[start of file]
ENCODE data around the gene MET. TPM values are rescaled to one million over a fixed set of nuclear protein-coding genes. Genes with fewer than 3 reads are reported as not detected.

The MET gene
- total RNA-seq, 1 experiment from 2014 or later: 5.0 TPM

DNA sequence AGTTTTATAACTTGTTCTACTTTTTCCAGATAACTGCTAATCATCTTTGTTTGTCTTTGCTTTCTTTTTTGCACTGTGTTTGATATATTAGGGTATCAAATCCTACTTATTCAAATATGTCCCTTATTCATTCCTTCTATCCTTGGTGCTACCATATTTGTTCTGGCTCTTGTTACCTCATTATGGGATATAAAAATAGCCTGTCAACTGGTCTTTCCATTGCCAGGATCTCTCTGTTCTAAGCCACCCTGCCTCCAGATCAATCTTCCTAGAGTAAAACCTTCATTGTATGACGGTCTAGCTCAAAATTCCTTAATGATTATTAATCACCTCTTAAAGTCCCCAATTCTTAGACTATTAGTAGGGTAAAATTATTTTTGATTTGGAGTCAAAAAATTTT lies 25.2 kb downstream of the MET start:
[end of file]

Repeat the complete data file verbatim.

ENCODE data around the gene MET. TPM values are rescaled to one million over a fixed set of nuclear protein-coding genes. Genes with fewer than 3 reads are reported as not detected.

The MET gene
- total RNA-seq, 1 experiment from 2014 or later: 5.0 TPM

DNA sequence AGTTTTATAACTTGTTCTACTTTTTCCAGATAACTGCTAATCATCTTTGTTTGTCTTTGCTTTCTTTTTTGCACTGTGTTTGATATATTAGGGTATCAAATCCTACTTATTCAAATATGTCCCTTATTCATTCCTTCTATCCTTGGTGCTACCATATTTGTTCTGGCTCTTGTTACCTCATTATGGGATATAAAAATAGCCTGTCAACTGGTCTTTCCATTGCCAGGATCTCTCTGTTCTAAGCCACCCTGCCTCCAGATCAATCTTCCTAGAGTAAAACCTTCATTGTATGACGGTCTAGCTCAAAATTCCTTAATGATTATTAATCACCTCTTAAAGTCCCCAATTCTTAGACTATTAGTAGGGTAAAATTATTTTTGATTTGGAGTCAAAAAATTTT lies 25.2 kb downstream of the MET start: